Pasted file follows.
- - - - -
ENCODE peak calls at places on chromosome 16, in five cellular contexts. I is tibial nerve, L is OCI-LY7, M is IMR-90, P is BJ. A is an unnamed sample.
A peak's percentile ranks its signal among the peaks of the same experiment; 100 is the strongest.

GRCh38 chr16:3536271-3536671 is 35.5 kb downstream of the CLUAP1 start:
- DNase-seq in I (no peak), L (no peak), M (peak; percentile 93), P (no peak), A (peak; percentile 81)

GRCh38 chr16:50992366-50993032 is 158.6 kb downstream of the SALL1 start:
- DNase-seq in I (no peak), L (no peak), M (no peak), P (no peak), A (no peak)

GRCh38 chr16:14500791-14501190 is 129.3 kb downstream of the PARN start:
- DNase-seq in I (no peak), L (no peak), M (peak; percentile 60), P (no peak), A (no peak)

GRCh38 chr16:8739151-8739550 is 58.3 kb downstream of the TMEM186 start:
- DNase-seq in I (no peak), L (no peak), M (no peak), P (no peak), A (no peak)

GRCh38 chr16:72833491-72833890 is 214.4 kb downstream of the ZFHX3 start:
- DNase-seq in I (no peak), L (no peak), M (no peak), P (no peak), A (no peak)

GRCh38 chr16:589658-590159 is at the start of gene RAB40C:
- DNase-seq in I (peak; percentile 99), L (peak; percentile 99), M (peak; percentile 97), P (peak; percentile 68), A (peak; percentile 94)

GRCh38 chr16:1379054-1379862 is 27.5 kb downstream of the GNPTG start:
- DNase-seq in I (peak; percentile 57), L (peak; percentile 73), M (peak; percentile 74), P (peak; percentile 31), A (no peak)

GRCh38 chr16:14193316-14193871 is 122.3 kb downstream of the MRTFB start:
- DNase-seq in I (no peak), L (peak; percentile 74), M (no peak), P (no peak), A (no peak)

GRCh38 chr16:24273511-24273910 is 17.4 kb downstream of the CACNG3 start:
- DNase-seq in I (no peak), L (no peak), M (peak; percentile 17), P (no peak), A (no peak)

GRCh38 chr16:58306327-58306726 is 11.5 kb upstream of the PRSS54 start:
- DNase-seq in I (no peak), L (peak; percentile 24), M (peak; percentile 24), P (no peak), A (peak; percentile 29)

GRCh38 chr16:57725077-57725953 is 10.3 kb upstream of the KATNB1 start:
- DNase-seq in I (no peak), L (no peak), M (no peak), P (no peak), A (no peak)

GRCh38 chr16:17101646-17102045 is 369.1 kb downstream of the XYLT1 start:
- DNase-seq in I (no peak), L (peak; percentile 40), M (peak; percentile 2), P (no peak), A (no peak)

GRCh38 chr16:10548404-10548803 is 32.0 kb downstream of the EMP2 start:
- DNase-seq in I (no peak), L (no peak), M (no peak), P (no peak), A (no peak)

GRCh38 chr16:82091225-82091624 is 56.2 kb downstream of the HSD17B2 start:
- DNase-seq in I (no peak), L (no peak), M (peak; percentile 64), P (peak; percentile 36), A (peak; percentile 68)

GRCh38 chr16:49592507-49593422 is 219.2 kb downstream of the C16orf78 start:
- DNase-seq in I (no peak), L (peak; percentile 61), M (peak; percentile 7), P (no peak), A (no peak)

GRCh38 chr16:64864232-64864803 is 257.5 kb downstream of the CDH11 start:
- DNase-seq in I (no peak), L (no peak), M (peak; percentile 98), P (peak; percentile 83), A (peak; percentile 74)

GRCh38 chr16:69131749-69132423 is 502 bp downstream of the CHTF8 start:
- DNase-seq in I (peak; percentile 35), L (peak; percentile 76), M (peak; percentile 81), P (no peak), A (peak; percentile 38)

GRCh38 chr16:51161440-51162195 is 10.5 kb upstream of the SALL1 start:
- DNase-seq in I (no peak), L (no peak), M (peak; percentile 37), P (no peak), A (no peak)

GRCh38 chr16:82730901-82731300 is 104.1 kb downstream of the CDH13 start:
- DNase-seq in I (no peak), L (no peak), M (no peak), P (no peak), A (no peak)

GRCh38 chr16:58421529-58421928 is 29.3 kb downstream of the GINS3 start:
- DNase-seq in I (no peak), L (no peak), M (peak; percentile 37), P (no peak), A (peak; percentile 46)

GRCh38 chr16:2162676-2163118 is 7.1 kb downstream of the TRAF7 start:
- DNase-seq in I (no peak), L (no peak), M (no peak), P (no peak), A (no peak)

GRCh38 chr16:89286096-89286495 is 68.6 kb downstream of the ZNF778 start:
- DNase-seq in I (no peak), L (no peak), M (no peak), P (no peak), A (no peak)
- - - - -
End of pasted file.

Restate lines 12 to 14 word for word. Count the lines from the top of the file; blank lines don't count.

- DNase-seq in I (no peak), L (no peak), M (no peak), P (no peak), A (no peak)

GRCh38 chr16:589658-590159 is at the start of gene RAB40C:
- DNase-seq in I (peak; percentile 99), L (peak; percentile 99), M (peak; percentile 97), P (peak; percentile 68), A (peak; percentile 94)